I am not telling you this to give you a short course in cell biology, but to illustrate how different the cell types are. The details I have described represent some of the white spaces in the evolutionary story that must be accounted for if evolution by undirected processes is true. Stories exist for how mitochondria and chloroplasts came to be present in eukaryotic cells — they mainly involve the incorporation of ancient bacteria into the incipient eukaryotic cell. The proposed process has been given the name endosymbiosis. There is no single proposed mechanism for the evolution of the nucleus or the other structures I have named.

I deliberately call such evolutionary accounts “stories.” To become a eukaryote like C. reinhardtii involves enormous changes in cell organization that affect every aspect of cellular life. Most of these structures are common to eukaryotic cells, and most are membrane-bound. Membranes mean there must be transport mechanisms in or out of each compartment. DNA replication and division becomes more complicated because the nuclear membrane must break down and reform at each division. Nuclear genes have somehow come to specify proteins necessary for mitochondrial function; they must be transcribed, the RNA exported to the cytoplasm, made into protein, and then the proteins must be transported into the mitochondrion. Specific problems associated with the replication of chromosomes versus circular DNA as in bacteria have to solved. There are more differences to be dealt with than I can cover — exons and introns, and the separation of mRNA production in the nucleus from protein synthesis in the cytoplasm, just to name two. All of these problems must be solved somehow if the story of undirected evolution is true.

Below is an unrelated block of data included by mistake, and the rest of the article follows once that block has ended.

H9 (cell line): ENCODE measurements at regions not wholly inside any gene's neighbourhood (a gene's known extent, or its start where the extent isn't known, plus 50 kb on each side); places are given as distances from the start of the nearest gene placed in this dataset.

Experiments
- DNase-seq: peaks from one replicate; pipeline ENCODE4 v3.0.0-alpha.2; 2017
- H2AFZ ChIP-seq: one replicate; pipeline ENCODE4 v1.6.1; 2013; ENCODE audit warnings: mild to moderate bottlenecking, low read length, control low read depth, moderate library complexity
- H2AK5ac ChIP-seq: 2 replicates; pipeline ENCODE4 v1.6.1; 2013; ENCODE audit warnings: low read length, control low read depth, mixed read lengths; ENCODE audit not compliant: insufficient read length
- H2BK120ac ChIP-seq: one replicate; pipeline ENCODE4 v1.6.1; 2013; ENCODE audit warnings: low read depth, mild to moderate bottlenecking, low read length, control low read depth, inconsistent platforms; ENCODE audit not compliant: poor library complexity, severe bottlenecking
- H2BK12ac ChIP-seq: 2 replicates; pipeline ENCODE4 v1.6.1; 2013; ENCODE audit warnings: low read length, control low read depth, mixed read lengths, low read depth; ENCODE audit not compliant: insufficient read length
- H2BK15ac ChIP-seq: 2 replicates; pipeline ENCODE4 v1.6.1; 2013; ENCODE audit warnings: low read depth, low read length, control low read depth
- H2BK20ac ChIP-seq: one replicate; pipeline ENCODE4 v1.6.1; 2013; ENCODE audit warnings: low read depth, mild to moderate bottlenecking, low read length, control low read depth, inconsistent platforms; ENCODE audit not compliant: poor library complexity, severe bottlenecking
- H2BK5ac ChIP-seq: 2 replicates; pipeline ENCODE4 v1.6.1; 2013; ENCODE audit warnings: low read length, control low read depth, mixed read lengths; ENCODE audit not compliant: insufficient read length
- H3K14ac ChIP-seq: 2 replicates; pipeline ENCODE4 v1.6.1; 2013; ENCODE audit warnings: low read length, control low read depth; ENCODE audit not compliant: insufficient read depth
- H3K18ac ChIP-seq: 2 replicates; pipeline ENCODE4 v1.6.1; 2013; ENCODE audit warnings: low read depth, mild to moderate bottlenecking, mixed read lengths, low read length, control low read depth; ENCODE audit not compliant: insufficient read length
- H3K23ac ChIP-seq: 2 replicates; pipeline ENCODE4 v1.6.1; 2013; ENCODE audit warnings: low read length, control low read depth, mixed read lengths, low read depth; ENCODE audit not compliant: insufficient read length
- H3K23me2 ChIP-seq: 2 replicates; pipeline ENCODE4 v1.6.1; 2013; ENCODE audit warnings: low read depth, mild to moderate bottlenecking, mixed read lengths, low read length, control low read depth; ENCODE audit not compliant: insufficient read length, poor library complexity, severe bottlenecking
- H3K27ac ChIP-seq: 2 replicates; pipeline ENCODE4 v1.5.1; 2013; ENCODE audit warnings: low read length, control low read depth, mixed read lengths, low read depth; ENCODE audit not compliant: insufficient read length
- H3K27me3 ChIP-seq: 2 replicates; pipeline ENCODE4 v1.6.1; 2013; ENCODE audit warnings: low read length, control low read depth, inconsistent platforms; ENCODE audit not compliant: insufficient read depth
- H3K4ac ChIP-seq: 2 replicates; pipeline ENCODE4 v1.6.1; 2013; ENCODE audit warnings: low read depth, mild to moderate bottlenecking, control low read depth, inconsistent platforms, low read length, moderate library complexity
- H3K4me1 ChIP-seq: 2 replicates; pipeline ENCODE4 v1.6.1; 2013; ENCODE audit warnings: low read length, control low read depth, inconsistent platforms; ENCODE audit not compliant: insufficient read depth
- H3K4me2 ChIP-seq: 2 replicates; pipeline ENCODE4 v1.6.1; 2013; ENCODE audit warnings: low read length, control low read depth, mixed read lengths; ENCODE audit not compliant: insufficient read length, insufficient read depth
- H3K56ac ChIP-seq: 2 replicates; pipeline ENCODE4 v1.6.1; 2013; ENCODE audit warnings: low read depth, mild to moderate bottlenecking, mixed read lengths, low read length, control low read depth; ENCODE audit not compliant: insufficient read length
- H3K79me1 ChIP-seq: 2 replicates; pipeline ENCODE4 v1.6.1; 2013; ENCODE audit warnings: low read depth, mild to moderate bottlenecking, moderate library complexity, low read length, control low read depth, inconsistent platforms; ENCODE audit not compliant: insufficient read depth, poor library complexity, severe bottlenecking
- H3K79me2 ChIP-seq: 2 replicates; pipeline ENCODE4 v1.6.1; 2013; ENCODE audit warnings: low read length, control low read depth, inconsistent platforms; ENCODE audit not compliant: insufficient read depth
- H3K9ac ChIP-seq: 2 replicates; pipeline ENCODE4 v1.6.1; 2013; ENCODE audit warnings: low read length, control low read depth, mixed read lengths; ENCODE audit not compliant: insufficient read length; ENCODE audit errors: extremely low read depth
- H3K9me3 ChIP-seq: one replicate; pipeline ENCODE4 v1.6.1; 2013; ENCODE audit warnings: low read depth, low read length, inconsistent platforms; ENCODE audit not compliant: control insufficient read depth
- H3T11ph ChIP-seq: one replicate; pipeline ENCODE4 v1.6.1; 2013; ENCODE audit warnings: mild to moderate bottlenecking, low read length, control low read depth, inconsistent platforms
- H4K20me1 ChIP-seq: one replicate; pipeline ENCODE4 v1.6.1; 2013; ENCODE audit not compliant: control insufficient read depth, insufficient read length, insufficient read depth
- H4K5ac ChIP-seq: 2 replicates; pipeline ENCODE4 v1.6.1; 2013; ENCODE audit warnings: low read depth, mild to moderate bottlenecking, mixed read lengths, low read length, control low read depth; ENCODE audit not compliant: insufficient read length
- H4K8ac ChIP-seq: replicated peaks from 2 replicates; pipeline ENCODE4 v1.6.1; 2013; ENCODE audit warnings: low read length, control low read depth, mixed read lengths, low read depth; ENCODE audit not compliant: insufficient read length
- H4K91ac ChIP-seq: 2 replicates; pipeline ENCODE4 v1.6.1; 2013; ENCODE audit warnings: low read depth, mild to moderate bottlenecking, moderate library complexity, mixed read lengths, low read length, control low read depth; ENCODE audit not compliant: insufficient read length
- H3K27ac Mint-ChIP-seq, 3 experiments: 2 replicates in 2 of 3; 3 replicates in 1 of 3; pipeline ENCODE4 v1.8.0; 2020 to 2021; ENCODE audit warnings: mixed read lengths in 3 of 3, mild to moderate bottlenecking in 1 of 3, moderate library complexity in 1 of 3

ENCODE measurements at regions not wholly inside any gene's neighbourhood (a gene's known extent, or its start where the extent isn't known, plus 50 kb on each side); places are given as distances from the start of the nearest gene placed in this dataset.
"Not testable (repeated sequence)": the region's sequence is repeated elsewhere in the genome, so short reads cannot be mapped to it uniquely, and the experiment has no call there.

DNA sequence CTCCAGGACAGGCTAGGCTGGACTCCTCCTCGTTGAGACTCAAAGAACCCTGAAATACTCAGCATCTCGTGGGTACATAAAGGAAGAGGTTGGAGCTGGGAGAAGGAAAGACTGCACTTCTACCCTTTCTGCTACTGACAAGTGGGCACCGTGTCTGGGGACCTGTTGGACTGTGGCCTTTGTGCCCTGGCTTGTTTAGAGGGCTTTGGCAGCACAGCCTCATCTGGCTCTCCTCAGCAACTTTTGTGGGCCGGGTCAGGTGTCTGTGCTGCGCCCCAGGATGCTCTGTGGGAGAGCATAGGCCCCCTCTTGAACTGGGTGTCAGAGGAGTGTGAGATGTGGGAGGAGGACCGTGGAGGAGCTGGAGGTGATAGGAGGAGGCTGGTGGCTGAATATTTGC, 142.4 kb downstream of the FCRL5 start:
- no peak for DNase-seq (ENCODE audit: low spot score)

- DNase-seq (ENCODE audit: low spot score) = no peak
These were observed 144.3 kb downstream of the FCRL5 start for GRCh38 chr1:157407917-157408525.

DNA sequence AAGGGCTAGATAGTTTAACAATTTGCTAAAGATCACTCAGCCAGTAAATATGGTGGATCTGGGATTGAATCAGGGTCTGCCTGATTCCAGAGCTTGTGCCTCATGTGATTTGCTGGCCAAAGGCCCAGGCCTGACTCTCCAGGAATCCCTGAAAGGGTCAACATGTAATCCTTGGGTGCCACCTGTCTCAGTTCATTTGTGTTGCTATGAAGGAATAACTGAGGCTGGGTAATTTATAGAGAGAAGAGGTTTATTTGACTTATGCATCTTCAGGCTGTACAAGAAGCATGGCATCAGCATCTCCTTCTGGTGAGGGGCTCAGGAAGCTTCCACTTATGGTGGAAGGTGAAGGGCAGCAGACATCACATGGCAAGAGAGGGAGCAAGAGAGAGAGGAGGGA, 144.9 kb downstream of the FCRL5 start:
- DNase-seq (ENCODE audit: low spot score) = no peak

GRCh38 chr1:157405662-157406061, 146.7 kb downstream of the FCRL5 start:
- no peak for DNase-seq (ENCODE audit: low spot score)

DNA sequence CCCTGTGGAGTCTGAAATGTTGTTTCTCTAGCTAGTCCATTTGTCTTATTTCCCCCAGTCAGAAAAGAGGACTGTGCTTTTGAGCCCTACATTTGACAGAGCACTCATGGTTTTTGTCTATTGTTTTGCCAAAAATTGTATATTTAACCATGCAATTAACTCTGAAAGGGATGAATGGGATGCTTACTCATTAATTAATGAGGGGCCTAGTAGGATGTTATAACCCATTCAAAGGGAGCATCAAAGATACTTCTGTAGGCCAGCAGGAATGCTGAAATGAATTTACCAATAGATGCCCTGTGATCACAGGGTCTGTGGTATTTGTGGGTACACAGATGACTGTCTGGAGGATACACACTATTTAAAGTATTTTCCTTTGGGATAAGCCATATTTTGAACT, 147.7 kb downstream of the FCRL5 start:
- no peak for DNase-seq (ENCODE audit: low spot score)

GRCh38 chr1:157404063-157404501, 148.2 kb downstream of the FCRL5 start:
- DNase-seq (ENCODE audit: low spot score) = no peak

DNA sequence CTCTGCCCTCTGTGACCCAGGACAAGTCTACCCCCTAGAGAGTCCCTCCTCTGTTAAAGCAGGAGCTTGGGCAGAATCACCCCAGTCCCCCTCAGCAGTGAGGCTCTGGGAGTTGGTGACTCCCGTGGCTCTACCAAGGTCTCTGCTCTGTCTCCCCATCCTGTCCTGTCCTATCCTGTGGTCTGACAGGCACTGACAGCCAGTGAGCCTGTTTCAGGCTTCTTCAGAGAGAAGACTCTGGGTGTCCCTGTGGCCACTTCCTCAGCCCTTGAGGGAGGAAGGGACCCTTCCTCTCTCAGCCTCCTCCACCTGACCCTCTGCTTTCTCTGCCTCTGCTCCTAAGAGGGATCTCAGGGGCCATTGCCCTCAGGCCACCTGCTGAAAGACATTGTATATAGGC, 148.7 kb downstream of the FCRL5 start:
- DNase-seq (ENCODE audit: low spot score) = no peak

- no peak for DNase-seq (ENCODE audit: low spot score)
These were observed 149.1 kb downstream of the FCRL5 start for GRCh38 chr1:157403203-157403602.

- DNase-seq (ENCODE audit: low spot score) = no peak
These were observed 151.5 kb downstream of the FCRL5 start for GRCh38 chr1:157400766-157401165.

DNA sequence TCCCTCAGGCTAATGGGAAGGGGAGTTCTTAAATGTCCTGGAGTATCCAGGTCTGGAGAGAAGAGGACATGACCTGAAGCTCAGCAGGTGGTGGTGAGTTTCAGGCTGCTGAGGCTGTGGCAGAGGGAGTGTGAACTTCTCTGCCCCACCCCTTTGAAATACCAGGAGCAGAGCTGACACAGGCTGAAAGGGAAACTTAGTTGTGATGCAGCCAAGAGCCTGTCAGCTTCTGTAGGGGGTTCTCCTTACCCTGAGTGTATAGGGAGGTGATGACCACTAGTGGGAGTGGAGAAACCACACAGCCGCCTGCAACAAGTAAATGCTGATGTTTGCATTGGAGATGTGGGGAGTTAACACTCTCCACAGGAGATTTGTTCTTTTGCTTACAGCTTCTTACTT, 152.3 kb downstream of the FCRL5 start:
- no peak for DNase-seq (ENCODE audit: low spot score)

How many new steps were needed to accomplish all this? Even if it happened one organelle at a time, that it happened at all is a wonder. And all this had to happen before the appearance of multicellular animals, since animals and plants have these structures in common.

These are some of the things Darwin didn’t know, but now we do. I wonder what Darwin would have said if he had known these details.

Image credit: Bacillus subtilis, by Allonweiner at en.wikipedia [Public domain], via Wikimedia Commons; Chlamydomanas reinhardtii, by Dartmouth Electron Microscope Facility, Dartmouth College [Public domain], via Wikimedia Commons.

Ann Gauger

Senior Fellow, Center for Science and Culture
Dr. Ann Gauger is Director of Science Communication and a Senior Fellow at the Discovery Institute Center for Science and Culture, and Senior Research Scientist at the Biologic Institute in Seattle, Washington. She received her Bachelor's degree from MIT and her Ph.D. from the University of Washington Department of Zoology. She held a postdoctoral fellowship at Harvard University, where her work was on the molecular motor kinesin.